By Robin Landa, Professor, Kean University
When I watched the first edition of “Killing Us Softly,” a short documentary film based on a lecture by media scholar and feminist activist Jean Kilbourne, I was shocked by some of the body-language messages I hadn’t noticed prior. Sure, I had noticed the sexualized representation of women in advertising and branding—that was hard to miss. But, as a college student, I hadn’t been adequately vigilant about spotting subtler portrayals. For example, in one ad for a brand of high-end alcohol, we see the man in the photograph looking straight at the audience, but the gaze of the woman, who is standing slightly behind the man with her hands on his shoulders, is directed adoringly at him. Minor grievance? Perhaps, but it sends a message of subordination.
Perhaps you’re thinking of those clichés as vestiges of less enlightened times. But harmful gender stereotypes in the media still exist, taking on new and varied forms.
Back then, I couldn’t help but think, What else am I missing? “Killing Us Softly” was a wake-up call about the pressing responsibility to scrutinize all media messages.
“Portrayals of gender in the media aren’t simply a reflection of mainstream views; they are also channels through which we negotiate our own beliefs and behaviors around gender in a society. They have the power to belittle women and invoke violence or, if implemented responsibly, to change views and advance equality.”— Alison Place, Assistant Professor of Graphic Design, University of Arkansas in Strategic Creativity: A Business Field Guide to Advertising, Branding, and Design
We have enduring patterns of stereotypes about gender, sexuality, neurodiversity, age, people living with disabilities, race, ethnicity, religion, and socioeconomic status. They are stubborn patterns. Even now, for example, we see stereotyped portrayals of men in advertising and branding—bumbling men trying to do laundry or care for their children. I suppose they’re saying men are not intended to be caregivers or enforcing the role men should not play. Society pays a terrible price for stereotyped representations. Tropes circulate and recirculate to the detriment of all.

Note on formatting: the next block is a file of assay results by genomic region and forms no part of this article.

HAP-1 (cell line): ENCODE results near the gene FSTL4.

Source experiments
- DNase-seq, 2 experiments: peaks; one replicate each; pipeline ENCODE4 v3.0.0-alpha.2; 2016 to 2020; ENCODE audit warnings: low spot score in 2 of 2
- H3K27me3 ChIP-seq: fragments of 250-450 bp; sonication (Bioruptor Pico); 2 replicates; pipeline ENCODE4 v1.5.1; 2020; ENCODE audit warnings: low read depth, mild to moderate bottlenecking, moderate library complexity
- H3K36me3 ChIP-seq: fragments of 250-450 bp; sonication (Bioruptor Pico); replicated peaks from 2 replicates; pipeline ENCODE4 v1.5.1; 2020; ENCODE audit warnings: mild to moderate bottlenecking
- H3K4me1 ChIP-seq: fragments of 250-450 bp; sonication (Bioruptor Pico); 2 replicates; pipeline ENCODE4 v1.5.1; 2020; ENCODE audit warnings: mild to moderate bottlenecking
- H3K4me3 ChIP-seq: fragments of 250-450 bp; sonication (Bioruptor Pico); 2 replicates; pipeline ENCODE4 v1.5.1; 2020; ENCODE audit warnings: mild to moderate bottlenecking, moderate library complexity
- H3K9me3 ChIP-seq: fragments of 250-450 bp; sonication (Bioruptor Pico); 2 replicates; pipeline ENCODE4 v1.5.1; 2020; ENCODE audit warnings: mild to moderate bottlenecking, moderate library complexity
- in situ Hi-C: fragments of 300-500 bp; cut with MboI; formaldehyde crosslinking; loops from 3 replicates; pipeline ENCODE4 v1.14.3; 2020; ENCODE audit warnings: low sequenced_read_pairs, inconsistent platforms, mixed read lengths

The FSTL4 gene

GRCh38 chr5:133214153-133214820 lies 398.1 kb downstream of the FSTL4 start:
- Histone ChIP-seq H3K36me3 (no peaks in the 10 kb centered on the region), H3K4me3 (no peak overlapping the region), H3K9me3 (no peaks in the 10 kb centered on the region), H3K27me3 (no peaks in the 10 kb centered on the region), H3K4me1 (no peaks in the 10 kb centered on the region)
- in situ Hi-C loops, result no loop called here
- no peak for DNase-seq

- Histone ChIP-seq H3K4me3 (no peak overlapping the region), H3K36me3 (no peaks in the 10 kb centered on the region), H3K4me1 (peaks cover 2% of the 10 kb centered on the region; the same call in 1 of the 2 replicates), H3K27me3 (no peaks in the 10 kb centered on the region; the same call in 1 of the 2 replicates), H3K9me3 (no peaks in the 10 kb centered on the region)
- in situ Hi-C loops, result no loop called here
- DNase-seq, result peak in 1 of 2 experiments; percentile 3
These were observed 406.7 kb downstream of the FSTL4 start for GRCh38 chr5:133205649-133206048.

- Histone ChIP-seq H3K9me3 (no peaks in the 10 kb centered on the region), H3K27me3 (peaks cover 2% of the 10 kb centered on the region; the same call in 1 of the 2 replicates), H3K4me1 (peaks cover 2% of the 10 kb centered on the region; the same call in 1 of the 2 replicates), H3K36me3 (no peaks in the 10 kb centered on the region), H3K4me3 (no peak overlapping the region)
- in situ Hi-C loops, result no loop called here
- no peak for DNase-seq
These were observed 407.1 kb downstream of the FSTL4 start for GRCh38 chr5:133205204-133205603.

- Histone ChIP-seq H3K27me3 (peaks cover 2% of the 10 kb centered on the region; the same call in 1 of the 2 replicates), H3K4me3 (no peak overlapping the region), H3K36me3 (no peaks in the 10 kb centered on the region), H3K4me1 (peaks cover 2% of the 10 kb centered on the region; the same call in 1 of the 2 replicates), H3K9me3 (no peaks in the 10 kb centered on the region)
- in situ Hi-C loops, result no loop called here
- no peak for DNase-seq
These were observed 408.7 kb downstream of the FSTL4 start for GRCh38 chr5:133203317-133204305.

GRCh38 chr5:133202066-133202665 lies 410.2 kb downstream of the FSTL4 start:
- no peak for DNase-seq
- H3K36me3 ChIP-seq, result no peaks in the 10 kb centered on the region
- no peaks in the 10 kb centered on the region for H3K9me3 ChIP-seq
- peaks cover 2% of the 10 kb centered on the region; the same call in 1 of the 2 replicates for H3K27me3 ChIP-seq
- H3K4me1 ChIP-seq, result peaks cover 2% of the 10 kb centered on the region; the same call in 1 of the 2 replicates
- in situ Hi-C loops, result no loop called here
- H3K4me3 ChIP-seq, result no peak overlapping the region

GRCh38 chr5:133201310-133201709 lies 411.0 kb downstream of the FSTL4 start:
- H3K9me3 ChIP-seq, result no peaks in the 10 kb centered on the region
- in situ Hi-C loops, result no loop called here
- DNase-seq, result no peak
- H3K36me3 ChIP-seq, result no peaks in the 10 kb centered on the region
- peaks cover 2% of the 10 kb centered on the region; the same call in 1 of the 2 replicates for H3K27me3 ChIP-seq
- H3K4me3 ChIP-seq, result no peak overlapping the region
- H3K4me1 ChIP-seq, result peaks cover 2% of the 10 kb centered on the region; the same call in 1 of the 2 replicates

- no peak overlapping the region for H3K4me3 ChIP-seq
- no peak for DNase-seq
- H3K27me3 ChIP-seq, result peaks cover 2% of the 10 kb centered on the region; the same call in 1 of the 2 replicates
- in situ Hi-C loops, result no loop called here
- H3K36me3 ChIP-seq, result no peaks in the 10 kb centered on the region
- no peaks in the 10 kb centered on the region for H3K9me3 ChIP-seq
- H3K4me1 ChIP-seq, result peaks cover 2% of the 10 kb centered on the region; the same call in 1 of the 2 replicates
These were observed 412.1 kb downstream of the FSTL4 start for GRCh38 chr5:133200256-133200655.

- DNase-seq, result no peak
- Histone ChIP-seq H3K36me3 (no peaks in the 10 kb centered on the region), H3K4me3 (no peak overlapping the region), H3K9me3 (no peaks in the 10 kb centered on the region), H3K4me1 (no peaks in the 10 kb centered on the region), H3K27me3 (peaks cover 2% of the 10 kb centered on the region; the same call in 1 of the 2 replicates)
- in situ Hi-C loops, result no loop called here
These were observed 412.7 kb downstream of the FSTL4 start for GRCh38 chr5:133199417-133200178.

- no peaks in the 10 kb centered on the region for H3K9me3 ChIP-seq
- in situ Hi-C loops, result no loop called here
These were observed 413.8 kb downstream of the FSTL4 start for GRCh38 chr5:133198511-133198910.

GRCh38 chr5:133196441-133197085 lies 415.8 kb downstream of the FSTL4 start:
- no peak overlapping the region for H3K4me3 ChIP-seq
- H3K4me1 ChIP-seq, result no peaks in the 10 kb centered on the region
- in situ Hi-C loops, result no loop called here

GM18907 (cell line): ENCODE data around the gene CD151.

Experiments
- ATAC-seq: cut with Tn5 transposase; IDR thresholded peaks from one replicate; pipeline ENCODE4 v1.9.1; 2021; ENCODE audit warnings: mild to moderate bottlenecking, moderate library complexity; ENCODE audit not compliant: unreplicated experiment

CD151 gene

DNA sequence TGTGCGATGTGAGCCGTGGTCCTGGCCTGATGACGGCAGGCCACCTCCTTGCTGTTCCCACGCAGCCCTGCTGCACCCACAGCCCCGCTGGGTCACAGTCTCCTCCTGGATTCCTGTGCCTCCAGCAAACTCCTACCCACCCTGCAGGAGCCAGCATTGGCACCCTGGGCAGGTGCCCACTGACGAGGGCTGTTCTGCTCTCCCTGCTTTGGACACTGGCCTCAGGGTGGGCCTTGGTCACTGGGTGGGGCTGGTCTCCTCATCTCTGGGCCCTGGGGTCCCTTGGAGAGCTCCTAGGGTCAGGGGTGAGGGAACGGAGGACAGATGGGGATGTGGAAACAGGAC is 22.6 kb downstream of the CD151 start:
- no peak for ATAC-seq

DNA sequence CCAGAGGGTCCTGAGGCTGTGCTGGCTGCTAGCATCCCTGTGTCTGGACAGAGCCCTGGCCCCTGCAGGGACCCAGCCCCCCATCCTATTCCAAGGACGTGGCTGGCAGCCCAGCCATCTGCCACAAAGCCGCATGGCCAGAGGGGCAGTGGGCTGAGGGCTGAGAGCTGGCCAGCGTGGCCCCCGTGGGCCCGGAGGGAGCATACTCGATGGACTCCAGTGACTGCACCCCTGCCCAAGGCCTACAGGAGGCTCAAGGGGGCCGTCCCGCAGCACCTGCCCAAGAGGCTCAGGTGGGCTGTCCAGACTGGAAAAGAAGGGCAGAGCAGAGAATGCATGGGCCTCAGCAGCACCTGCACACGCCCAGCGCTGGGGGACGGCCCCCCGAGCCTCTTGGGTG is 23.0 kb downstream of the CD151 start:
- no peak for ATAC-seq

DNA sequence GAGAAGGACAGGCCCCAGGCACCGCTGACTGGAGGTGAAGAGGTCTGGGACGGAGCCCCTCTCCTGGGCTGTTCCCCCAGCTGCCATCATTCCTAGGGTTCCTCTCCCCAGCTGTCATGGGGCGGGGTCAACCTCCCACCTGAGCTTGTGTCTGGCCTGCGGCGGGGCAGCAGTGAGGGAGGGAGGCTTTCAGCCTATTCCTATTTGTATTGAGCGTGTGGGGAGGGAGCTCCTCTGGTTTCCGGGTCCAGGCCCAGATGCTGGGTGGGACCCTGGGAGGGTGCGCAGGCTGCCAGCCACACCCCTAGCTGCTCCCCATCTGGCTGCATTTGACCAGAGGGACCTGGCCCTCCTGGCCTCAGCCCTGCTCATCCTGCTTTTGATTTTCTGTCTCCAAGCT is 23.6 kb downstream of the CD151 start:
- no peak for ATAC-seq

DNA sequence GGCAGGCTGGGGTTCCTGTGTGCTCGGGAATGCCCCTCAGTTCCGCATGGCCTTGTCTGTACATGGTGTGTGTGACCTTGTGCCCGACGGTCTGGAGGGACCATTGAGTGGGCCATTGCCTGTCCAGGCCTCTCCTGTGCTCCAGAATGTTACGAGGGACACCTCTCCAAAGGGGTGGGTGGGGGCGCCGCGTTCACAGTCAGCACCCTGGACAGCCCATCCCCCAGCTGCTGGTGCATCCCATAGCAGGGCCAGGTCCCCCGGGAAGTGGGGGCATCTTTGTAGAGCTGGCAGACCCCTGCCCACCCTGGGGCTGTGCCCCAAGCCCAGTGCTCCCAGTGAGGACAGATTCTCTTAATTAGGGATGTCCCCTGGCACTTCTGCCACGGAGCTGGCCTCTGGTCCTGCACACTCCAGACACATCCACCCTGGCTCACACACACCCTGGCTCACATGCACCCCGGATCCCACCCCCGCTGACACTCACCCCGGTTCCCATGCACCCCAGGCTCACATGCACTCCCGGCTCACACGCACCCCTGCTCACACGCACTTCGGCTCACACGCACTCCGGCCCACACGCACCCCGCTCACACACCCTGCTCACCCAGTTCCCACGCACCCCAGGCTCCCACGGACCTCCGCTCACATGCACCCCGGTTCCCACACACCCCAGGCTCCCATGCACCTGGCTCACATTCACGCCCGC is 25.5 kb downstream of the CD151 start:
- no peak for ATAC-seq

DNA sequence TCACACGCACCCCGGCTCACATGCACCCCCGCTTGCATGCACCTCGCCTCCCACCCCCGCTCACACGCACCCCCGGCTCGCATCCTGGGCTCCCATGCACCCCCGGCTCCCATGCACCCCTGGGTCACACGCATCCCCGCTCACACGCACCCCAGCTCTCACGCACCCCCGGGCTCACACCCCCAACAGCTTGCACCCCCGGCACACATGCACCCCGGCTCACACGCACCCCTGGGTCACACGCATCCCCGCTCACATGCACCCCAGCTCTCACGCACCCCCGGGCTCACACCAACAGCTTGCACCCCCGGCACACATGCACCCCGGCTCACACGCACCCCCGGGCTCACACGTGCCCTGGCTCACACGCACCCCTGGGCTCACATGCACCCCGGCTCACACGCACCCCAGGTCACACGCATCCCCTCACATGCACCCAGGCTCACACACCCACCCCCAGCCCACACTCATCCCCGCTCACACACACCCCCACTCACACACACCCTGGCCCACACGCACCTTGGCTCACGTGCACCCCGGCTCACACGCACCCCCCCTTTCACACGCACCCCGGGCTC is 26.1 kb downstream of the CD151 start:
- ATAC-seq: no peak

Creative professionals, marketers, and business professionals who create, produce, and distribute cultural artifacts have a responsibility to all members of society. When media messages portray people disrespectfully or as “others,” it diminishes our humanity.
Representing communities of people according to immutable, discernable, or fluid differences, such as race, ethnicity, religion, gender orientation, or sexuality, fosters a divided mentality, possibly encouraging othering, which can be dangerous in communication design, which often sets out to persuade its audience and can shape thinking.
After a nationwide reckoning on social injustice in the U.S., which exposed unignorable systemic racism to the world, someone revealed the racist roots of the song “Turkey in the Straw,” from which the Good Humor ice cream brand’s jingle hailed. When information about the song surfaced and spread on social media—how it had been employed in minstrel shows and how some had changed its lyrics to vile racist ones, Good Humor could have responded in several ways. Good Humor and their parent company, Unilever, decided they had a responsibility to their customers, ice cream truck owners, and to society.